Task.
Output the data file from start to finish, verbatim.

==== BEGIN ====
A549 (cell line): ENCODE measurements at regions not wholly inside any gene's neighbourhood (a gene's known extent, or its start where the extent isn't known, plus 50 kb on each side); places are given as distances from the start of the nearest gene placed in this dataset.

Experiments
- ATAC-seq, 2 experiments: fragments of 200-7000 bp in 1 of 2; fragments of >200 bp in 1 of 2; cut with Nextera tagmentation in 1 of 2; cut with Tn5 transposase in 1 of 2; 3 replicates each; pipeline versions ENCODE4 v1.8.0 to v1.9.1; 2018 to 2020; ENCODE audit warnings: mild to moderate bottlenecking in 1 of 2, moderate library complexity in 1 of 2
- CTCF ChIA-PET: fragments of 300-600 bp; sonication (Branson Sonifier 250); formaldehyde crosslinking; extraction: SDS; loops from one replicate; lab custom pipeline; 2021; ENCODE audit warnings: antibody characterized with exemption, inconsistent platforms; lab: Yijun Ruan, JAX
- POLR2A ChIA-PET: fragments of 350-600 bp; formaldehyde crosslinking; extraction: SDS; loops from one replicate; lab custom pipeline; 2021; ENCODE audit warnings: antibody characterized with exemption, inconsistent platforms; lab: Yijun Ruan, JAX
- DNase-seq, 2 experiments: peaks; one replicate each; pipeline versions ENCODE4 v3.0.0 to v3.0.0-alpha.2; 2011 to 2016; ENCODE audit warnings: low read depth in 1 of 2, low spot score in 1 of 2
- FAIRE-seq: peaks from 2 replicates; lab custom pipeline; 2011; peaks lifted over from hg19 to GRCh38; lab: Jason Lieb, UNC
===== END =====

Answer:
A549 (cell line): ENCODE measurements at regions not wholly inside any gene's neighbourhood (a gene's known extent, or its start where the extent isn't known, plus 50 kb on each side); places are given as distances from the start of the nearest gene placed in this dataset.

Experiments
- ATAC-seq, 2 experiments: fragments of 200-7000 bp in 1 of 2; fragments of >200 bp in 1 of 2; cut with Nextera tagmentation in 1 of 2; cut with Tn5 transposase in 1 of 2; 3 replicates each; pipeline versions ENCODE4 v1.8.0 to v1.9.1; 2018 to 2020; ENCODE audit warnings: mild to moderate bottlenecking in 1 of 2, moderate library complexity in 1 of 2
- CTCF ChIA-PET: fragments of 300-600 bp; sonication (Branson Sonifier 250); formaldehyde crosslinking; extraction: SDS; loops from one replicate; lab custom pipeline; 2021; ENCODE audit warnings: antibody characterized with exemption, inconsistent platforms; lab: Yijun Ruan, JAX
- POLR2A ChIA-PET: fragments of 350-600 bp; formaldehyde crosslinking; extraction: SDS; loops from one replicate; lab custom pipeline; 2021; ENCODE audit warnings: antibody characterized with exemption, inconsistent platforms; lab: Yijun Ruan, JAX
- DNase-seq, 2 experiments: peaks; one replicate each; pipeline versions ENCODE4 v3.0.0 to v3.0.0-alpha.2; 2011 to 2016; ENCODE audit warnings: low read depth in 1 of 2, low spot score in 1 of 2
- FAIRE-seq: peaks from 2 replicates; lab custom pipeline; 2011; peaks lifted over from hg19 to GRCh38; lab: Jason Lieb, UNC